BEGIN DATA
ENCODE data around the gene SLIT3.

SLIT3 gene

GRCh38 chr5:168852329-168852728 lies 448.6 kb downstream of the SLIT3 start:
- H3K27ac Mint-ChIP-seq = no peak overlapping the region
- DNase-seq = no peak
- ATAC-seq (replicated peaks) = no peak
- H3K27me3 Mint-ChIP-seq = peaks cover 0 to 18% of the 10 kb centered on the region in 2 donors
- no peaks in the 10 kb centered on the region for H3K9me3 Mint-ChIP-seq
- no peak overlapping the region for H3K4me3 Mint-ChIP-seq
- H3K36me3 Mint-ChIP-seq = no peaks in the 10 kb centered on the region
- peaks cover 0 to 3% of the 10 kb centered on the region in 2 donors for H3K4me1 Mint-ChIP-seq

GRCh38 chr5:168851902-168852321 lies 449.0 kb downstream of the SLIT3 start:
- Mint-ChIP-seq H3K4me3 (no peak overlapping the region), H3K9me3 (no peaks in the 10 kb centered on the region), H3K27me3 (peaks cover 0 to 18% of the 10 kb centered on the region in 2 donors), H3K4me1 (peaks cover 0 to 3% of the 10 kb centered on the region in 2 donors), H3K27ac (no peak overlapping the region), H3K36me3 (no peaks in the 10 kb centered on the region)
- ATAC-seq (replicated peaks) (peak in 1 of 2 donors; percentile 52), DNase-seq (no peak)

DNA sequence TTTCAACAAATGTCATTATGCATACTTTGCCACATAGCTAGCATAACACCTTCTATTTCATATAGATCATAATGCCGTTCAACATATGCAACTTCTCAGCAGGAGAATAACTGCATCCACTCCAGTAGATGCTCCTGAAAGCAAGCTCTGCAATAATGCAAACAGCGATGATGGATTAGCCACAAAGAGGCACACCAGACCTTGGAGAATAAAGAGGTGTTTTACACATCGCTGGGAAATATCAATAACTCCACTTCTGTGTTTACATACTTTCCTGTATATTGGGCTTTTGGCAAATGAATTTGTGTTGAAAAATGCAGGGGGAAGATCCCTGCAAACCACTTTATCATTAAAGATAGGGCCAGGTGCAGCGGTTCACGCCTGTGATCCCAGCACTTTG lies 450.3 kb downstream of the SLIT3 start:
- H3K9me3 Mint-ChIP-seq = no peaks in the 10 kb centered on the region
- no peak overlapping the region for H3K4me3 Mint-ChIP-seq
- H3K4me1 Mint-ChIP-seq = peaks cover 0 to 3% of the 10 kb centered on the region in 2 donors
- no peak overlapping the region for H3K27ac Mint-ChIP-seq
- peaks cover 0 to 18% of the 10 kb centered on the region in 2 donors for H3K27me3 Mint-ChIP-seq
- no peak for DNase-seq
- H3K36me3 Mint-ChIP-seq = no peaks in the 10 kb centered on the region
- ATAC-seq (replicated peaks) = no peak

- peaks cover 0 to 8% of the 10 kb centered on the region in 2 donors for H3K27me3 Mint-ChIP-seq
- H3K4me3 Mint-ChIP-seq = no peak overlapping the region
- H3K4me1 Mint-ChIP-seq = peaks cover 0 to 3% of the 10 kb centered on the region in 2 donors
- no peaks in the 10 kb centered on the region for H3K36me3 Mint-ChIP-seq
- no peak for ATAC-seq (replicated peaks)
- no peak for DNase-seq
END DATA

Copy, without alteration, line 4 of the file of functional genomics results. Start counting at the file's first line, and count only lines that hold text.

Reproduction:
- H3K27ac Mint-ChIP-seq = no peak overlapping the region